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Adventures in Business with Gabrielle Krake

Gabrielle Krake

Gabrielle Krake

Today I’m talking with Gabrielle Krake, a Starship Captain and the owner & designer of Bee Wise Goods 

People have this fantasy of what it’s like to be a full-time maker, or to own their own shop. But what’s a normal day for you really like?
Well I often joke if I can shower, brush my hair and teeth and eat at least one salad then I’m doing great! As far as making things, I get to make inventory on Mon – Wed when I’m not in my shops. I have to get super motivated, usually by some unknowable spark of creativity and then I make my things in assembly line mode, cranking out 10-20 of one item and then I move to another. I personally make over 25 handmade items and 16 sewing patterns (I only have to print these and package them, but I have several I would like to develop but do not have the 30-40 hours it takes to draft one, right now). On Thursdays I’m back in my shops and have to catch up on spreadsheets, accounting and merchandising. On Fridays and Saturdays I work for my daughter in her bakery and we start at 6am making her goodies, displaying them and selling all day. Sunday is an “off” day for me but I usually make something fun or watch movies all day. Oh and jammed in all the cracks between business tasks I have four kids that we homeschool (three have graduated but still live at home) make meals, and clean my house (it’s really only clean and tidy when we’re sleeping). We have chickens and dogs, a cat, and chinchillas.
There are moments when I want to throw in the towel and just read books and go to coffee like my friends, but I know deep down I would be bored in about a week of that and start another business, haha!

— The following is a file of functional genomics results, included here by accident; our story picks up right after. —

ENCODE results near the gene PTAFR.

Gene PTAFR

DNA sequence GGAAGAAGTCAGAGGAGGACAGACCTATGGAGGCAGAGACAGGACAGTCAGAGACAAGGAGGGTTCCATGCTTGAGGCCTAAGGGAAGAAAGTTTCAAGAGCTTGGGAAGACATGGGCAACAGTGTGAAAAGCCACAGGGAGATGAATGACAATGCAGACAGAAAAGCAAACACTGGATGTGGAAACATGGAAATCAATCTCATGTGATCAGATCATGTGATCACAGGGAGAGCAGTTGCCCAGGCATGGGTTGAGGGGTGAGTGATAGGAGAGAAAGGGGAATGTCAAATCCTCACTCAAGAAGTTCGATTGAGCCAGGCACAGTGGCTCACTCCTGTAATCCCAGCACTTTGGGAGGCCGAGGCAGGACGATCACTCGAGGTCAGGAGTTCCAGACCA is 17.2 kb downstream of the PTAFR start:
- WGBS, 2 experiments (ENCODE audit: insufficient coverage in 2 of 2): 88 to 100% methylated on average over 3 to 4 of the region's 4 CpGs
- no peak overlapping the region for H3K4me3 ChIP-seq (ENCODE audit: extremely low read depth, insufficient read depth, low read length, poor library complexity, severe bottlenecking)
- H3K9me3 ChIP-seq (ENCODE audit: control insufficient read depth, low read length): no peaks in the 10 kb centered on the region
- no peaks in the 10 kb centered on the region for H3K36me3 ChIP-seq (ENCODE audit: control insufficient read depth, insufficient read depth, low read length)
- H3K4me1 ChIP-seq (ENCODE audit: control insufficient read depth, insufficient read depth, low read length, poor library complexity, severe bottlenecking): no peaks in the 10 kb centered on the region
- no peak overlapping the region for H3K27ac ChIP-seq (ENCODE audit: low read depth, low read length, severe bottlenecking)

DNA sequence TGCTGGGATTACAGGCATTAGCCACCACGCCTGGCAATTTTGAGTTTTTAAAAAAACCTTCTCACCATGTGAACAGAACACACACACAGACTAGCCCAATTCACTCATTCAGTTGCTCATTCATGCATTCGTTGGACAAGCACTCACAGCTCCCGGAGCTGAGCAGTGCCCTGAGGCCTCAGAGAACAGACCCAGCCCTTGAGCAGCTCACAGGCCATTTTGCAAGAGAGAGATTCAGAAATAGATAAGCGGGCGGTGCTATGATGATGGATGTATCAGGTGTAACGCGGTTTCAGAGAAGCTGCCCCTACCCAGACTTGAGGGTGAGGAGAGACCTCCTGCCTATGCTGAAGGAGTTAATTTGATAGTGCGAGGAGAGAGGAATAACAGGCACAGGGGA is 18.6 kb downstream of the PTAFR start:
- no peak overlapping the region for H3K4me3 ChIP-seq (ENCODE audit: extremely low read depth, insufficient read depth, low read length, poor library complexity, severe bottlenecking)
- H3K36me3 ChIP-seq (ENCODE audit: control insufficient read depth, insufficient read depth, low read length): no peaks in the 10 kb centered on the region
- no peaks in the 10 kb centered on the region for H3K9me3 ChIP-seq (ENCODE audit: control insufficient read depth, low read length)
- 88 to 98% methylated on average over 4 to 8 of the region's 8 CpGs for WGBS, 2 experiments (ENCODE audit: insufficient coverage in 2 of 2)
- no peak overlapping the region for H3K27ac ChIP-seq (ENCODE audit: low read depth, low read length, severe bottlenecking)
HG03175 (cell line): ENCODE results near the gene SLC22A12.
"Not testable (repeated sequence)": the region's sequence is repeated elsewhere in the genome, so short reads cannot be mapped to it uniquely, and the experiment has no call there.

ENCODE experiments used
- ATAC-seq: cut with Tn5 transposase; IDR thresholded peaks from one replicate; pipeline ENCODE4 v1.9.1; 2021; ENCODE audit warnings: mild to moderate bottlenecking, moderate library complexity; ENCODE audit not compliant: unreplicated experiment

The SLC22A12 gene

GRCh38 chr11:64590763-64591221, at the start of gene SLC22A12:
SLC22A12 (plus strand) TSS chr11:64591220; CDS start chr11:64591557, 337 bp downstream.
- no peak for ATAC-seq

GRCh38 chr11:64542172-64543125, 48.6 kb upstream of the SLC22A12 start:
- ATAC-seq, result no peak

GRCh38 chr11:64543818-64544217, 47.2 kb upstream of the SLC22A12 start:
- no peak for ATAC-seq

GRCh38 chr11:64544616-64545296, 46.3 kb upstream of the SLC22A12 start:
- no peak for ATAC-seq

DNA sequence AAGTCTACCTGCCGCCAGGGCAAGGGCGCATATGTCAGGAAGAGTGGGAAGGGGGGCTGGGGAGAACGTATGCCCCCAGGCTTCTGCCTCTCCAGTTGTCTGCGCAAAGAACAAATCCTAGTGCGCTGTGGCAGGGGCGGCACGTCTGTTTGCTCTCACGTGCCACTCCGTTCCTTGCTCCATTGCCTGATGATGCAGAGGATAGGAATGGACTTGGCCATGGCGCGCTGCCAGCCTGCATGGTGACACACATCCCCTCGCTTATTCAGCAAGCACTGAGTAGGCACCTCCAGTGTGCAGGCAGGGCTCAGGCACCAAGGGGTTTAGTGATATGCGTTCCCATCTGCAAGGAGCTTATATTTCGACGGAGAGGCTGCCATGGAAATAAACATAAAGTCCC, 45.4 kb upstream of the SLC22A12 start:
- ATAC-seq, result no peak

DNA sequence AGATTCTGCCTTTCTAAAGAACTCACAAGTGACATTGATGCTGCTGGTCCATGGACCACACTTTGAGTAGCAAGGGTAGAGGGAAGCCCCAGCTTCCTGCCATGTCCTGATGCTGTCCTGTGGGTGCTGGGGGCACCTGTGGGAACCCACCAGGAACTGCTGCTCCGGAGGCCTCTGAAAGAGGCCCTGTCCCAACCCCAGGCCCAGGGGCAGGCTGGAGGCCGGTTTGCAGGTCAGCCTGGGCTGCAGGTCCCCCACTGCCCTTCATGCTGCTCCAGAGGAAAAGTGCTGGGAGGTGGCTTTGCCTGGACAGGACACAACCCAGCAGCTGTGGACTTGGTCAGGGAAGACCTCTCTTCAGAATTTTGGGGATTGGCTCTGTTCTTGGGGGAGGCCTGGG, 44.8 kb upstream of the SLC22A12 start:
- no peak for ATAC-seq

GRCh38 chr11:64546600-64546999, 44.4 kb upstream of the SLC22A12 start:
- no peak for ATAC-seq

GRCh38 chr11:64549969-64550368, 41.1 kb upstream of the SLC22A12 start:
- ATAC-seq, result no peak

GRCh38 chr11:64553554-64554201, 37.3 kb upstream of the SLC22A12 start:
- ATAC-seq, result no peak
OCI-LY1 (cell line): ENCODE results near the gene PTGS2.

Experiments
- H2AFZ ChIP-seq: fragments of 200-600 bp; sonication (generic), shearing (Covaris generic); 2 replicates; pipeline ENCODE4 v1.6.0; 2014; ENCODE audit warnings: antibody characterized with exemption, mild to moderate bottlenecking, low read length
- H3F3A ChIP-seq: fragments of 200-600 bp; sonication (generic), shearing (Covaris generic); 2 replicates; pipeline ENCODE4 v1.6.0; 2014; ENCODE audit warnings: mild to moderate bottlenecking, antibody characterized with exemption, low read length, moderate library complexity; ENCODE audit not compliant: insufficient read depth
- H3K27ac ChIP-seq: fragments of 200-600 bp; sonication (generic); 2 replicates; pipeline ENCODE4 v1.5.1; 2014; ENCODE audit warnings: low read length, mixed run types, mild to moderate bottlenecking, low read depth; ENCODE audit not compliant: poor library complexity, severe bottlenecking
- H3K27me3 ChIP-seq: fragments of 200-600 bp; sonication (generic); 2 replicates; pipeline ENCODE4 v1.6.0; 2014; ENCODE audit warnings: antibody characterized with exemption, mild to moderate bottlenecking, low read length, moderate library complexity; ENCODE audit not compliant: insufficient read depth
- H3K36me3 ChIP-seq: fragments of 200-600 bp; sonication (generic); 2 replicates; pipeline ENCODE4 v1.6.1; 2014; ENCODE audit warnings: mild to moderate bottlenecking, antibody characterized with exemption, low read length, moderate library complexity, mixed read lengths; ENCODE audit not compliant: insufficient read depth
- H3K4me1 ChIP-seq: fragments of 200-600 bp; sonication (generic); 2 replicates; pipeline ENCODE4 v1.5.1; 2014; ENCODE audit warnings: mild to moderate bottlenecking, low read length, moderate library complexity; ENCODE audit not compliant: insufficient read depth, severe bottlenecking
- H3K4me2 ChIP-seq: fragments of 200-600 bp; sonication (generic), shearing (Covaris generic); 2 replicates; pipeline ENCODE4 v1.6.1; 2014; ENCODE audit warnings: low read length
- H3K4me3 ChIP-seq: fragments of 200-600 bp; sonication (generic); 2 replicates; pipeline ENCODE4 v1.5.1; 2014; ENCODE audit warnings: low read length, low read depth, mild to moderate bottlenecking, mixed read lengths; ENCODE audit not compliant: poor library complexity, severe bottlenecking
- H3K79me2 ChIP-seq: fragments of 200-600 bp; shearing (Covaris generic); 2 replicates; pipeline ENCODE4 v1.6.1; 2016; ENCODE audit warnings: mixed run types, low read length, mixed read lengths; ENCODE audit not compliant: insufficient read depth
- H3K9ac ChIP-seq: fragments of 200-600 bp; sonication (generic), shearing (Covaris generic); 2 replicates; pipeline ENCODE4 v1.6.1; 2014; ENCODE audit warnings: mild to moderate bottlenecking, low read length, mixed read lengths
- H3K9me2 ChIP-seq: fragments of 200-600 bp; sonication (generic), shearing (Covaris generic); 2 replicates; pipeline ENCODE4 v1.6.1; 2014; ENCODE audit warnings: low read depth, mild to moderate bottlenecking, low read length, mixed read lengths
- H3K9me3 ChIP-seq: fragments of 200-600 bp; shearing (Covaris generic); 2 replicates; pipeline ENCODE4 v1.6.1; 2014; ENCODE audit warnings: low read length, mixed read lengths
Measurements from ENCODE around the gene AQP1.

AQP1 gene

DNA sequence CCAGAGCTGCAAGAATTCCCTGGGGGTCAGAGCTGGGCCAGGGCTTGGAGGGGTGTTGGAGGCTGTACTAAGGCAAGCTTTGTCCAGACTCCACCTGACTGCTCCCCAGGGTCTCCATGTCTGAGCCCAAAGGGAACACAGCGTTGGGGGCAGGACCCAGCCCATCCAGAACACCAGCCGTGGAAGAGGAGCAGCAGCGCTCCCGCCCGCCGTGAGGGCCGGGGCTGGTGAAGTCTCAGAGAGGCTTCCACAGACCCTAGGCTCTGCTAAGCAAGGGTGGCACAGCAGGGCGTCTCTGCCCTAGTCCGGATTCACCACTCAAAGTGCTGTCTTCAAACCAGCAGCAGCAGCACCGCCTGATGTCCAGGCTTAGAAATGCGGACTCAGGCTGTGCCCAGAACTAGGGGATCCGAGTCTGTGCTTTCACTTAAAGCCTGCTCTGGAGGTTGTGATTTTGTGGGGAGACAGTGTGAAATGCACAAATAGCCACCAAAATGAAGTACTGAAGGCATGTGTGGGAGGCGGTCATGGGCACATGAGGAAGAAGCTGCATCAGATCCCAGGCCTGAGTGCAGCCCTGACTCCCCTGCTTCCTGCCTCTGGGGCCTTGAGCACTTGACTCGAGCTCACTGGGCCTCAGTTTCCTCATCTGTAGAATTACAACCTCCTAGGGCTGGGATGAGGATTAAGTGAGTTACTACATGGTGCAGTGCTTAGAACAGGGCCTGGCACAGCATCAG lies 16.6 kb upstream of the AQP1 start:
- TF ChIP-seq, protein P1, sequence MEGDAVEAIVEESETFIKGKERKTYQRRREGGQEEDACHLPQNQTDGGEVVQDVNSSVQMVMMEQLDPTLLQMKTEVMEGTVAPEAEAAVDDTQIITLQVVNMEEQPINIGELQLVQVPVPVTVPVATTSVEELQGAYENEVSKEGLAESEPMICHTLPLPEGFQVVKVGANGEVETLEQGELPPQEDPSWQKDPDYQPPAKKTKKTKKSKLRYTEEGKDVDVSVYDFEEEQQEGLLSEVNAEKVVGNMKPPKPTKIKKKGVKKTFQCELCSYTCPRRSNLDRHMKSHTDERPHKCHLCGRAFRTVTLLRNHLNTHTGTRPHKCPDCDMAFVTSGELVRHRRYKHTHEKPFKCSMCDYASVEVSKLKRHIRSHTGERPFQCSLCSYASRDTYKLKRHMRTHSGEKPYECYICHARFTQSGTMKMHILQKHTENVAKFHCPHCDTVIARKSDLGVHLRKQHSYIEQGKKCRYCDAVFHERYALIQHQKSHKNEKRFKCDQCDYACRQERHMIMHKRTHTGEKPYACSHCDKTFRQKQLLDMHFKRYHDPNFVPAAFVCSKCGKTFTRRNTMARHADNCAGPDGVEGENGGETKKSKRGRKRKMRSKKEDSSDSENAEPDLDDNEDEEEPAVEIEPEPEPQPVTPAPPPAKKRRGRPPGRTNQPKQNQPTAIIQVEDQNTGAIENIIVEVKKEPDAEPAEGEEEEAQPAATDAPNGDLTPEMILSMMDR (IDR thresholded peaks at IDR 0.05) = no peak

Bee Wise Goods

Bee Wise Goods

There are so many ways to make a living as a maker – how are you doing it? What have you combined and how has that changed through the years?
In all honesty I started my business because when the economy collapsed in 2008, my husband’s income was cut in half (at least). I had started a blog and was posting crafty ideas and tutorials so when we realized we were going to need extra money I decided to start making reusable grocery bags and do repairs to bring in money. Over the course of the next few years we had made and sold thousands of products in a very unconventional way, at the time – through a blog and my website that I did myself. There were very little resources to promote tiny enterprises like ours but Etsy and PayPal played the biggest online role and getting my things into stores was the second component to not starving.
The business was a huge miracle in many ways, we were able to barely keep our house and each other but all other peripheral luxuries and necessities were culled. It made life simpler in ways that we adopted permanently.
Three years ago I realized I was giving away much of my income in rents, commissions, wholesale orders and co-op hours so we opened our own shop in 2011, added another one in 2012 and now a bakery in 2013. (The shops are all connected, we’re slowly taking over a 1951 strip mall.) There are days when I daydream about not working so hard but then I see that the legacy we’re leaving for our 4 kids is priceless. Even if they do not emulate us by being business owners, they have a very realistic view of finances, they understand options and they know they have choices about how to make money.
Gabrielle's family bakery

Gabrielle’s family bakery

What new thing are you exploring now?
I am in the process of inventing the creative magazine called Makers Unwound. It will start with a local focus and depending on how it goes we can expand regionally and beyond.
What’s your definition of success in your business?
The joy I feel, the relationships we have developed and the legacy of income choices we have given our kids is true SUCCESS for me.
Dolls from Gabrielle's product line

Dolls from Gabrielle’s product line

What’s the next destination you’re working towards?
I want to start taking a backseat in operations. Two of my kids are slowly becoming equipped with the skills to allow me to make inventory, create art and work on the magazine. Accounting, spreadsheets and invoices takes up about 15-20 hours per week that I can begin to have back for creative purposes. We are planning on expanding the bakery and offering more products.
Gabrielle's studio

Gabrielle’s studio

 

 

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  • MadeByAmyD

    I love this! Her shop is adorable too!

  • Gabrielle Krake

    Wow, thank you!!! It does me great honor to be on your blog.